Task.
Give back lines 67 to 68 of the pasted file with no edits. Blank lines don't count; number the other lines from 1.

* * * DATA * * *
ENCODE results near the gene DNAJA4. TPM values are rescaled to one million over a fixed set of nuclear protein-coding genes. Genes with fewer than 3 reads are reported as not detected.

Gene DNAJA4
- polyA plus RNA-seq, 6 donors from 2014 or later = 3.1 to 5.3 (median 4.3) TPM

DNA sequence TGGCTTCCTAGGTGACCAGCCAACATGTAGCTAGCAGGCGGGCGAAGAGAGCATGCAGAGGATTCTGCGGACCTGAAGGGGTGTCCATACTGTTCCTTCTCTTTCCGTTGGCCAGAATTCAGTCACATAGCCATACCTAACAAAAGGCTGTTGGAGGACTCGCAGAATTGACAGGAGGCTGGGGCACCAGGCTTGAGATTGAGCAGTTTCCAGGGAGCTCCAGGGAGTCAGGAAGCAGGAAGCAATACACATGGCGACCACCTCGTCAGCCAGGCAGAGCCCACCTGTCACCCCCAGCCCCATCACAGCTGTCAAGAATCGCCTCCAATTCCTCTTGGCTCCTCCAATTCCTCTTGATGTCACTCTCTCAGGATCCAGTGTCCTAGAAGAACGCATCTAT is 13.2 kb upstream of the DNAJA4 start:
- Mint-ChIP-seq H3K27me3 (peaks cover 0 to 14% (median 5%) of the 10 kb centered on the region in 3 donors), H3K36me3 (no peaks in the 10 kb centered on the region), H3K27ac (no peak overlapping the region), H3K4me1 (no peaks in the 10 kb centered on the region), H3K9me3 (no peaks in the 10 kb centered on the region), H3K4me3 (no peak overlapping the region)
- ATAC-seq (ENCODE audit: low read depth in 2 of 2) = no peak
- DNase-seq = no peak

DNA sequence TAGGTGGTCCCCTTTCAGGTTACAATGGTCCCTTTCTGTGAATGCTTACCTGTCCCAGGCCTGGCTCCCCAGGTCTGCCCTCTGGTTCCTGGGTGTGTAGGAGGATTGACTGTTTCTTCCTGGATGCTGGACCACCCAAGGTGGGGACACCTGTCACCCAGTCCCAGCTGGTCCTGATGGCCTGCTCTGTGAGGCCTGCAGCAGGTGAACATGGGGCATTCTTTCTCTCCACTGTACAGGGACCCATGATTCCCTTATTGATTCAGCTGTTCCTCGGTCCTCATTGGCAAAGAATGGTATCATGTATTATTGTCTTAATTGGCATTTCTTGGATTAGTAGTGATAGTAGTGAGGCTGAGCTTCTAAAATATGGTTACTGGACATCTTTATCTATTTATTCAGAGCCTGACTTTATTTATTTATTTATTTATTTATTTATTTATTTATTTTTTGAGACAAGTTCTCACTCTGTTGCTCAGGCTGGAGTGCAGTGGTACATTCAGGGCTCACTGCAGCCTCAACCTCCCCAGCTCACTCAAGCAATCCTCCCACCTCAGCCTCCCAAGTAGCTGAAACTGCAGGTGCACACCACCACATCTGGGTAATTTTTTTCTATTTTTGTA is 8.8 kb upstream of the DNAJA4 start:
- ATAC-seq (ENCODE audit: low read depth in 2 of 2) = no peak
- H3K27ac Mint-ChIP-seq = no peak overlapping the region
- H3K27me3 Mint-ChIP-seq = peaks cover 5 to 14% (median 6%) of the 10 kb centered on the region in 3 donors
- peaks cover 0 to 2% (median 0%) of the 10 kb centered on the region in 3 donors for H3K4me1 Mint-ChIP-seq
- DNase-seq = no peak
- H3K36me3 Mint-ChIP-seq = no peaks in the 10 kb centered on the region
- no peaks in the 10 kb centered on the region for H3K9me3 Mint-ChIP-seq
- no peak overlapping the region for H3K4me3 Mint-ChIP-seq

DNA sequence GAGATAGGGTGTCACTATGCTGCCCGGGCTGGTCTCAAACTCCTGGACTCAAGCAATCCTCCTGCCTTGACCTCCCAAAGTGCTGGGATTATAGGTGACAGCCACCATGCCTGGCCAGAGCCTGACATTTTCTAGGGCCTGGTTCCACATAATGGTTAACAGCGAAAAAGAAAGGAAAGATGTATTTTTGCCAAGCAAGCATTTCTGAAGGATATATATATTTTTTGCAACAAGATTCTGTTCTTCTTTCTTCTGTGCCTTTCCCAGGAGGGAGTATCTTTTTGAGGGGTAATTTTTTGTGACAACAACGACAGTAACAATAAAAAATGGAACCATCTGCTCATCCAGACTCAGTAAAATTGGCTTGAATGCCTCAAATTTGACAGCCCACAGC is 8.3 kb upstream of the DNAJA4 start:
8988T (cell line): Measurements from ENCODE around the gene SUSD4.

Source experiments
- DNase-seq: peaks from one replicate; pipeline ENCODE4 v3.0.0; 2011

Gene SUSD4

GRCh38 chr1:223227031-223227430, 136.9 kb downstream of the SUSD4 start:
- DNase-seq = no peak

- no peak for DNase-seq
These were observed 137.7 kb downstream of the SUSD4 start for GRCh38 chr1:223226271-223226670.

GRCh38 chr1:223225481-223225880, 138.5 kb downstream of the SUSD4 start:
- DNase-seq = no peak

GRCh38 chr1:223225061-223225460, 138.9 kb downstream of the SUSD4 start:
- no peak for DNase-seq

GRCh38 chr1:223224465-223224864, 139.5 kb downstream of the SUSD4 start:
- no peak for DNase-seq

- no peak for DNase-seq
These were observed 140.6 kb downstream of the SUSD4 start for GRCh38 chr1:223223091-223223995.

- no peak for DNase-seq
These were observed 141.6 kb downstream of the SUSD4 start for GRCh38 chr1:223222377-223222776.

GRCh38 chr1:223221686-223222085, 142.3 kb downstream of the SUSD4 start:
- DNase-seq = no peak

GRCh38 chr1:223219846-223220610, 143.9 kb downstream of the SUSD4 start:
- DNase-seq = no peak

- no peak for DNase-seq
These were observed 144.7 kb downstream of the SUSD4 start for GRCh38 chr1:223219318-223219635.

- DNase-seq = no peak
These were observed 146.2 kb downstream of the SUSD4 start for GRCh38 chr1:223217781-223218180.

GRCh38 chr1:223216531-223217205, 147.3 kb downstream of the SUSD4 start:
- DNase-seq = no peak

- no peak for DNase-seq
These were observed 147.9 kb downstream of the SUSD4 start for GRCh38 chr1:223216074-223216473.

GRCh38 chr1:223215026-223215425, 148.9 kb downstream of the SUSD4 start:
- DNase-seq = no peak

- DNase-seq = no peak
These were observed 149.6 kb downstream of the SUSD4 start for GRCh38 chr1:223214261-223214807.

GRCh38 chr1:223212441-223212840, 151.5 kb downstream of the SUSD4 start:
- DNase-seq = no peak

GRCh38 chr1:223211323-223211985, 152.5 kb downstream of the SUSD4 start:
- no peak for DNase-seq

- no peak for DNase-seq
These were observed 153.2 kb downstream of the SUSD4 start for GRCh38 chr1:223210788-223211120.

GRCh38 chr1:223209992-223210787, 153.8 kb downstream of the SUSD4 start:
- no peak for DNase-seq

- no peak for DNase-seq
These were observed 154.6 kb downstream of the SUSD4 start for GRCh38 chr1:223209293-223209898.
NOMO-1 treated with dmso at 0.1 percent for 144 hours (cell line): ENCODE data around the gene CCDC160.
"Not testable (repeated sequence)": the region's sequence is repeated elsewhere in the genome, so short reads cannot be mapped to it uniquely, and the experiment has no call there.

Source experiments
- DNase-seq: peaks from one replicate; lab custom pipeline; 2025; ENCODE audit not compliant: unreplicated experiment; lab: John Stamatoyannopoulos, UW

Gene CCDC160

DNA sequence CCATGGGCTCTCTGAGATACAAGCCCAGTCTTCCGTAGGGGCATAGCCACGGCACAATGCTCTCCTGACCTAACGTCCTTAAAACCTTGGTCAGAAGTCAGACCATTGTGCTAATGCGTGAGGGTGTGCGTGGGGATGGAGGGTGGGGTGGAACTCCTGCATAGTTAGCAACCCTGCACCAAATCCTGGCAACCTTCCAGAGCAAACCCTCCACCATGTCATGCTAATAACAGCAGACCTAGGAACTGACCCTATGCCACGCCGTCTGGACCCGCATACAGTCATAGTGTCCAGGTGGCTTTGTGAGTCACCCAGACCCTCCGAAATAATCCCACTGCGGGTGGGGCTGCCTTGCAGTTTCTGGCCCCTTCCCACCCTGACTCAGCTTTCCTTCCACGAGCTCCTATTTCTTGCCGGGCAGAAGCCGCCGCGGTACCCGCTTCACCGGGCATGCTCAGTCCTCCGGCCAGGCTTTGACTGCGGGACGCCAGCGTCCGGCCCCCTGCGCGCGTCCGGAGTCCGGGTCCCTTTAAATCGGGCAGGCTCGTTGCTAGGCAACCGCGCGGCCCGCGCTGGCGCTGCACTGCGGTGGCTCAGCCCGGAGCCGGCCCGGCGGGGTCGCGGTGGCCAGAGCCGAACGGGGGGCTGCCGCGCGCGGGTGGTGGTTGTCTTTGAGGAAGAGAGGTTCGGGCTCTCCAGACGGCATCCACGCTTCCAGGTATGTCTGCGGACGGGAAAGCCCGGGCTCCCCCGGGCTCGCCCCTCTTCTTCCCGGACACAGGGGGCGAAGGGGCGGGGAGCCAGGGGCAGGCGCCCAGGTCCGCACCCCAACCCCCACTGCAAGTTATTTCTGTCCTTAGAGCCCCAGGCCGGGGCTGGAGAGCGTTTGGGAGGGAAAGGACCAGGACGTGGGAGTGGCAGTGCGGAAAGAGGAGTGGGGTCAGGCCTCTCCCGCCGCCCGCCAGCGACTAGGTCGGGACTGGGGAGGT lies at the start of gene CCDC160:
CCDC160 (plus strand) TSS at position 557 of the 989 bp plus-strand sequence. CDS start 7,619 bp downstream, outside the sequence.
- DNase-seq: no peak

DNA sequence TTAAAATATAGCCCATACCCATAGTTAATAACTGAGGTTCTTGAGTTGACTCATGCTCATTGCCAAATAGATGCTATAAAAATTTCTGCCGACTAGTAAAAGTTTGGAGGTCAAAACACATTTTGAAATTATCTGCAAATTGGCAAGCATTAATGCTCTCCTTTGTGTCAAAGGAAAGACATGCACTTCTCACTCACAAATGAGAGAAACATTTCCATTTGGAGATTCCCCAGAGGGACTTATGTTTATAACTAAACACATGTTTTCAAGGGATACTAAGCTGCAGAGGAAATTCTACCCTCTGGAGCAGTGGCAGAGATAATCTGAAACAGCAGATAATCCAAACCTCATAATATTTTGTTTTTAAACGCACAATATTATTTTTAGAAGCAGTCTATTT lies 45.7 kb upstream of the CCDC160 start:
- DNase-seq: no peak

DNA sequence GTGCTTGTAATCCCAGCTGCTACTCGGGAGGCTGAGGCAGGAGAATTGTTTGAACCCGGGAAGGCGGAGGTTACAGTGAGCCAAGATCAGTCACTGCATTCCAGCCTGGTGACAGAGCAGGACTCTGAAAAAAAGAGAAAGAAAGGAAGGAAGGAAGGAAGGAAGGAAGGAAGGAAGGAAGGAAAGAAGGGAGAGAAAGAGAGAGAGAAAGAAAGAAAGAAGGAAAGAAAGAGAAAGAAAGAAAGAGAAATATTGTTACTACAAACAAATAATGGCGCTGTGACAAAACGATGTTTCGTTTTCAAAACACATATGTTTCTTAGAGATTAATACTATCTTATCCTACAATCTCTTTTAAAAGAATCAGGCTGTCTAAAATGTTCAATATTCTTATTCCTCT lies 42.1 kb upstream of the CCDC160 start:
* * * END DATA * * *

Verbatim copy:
DNA sequence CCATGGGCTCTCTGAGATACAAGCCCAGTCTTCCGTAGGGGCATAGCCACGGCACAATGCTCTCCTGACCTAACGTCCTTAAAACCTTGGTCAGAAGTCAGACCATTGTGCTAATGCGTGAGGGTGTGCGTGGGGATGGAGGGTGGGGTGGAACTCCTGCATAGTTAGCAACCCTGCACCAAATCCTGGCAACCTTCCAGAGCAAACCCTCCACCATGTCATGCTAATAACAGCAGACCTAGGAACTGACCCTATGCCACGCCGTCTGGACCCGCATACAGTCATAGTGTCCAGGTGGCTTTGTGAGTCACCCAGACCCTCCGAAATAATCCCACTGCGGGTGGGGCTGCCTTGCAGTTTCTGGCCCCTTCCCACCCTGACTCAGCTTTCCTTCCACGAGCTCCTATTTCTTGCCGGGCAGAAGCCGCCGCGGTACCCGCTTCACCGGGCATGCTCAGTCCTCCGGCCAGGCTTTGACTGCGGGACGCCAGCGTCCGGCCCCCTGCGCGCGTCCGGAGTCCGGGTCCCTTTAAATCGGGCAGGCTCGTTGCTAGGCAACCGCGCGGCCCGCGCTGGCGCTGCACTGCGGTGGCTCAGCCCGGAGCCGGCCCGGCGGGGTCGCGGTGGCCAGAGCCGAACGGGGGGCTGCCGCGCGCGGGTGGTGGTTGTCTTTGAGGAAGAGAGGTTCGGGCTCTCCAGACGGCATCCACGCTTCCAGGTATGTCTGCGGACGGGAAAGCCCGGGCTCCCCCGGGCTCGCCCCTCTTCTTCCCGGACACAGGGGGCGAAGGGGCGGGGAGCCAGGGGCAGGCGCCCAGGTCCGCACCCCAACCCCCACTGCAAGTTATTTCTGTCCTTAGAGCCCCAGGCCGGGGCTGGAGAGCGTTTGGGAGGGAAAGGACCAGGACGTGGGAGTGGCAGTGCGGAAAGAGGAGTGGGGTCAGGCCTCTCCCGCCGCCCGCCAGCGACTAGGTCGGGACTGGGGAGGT lies at the start of gene CCDC160:
CCDC160 (plus strand) TSS at position 557 of the 989 bp plus-strand sequence. CDS start 7,619 bp downstream, outside the sequence.